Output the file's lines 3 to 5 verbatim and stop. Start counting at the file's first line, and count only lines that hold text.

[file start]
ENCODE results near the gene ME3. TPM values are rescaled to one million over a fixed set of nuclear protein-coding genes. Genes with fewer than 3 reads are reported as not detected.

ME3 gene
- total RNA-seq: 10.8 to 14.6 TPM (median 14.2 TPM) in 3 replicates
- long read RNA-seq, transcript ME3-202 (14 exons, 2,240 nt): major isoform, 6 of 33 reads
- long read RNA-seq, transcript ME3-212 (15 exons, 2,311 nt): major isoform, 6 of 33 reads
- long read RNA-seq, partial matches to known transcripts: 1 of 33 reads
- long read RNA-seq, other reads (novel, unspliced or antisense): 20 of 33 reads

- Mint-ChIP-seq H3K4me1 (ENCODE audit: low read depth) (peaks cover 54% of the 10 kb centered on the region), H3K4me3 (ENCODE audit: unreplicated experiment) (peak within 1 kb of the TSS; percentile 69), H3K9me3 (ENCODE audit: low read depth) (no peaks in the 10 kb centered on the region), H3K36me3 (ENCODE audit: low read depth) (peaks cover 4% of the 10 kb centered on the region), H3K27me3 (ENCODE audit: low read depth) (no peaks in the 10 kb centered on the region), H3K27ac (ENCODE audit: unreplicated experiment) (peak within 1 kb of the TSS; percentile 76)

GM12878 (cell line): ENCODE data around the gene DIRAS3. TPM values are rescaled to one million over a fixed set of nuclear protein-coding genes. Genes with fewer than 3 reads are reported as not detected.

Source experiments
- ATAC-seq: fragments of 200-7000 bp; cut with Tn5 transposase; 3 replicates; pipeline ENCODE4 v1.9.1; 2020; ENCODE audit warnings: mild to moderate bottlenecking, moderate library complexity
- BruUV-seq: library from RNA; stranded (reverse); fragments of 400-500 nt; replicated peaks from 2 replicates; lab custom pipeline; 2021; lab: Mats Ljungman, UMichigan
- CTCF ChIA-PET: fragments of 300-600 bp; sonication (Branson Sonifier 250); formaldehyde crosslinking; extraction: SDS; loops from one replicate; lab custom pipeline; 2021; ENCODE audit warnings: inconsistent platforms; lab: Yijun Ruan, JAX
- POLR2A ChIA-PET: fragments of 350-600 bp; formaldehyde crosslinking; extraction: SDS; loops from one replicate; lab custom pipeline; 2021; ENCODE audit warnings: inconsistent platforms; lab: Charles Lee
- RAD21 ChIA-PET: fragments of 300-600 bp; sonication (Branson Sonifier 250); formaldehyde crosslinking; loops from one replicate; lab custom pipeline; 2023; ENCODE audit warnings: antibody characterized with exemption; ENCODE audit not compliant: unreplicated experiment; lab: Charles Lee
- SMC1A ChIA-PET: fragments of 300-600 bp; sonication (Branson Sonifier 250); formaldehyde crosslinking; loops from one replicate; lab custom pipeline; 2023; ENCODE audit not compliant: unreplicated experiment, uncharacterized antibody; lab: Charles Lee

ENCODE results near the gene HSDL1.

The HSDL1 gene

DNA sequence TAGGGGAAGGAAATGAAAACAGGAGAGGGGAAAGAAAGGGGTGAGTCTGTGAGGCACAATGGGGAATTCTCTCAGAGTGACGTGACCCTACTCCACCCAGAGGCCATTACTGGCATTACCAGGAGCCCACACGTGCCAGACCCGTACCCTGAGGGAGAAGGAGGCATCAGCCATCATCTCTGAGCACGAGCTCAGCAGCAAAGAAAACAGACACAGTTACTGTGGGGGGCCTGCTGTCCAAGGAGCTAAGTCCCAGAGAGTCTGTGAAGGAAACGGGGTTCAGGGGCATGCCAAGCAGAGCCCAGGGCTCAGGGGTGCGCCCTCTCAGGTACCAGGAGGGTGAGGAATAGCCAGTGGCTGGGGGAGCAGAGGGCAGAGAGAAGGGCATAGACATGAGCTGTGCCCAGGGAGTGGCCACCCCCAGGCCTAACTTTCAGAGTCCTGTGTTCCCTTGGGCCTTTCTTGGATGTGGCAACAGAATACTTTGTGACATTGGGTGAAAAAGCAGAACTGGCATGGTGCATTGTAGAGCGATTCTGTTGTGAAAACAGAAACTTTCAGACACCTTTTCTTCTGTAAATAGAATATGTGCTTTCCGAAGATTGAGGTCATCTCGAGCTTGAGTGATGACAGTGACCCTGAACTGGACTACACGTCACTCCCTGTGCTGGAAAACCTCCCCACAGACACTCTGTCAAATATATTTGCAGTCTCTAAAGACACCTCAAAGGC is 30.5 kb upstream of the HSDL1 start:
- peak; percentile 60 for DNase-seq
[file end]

- total RNA-seq: 10.8 to 14.6 TPM (median 14.2 TPM) in 3 replicates
- long read RNA-seq, transcript ME3-202 (14 exons, 2,240 nt): major isoform, 6 of 33 reads
- long read RNA-seq, transcript ME3-212 (15 exons, 2,311 nt): major isoform, 6 of 33 reads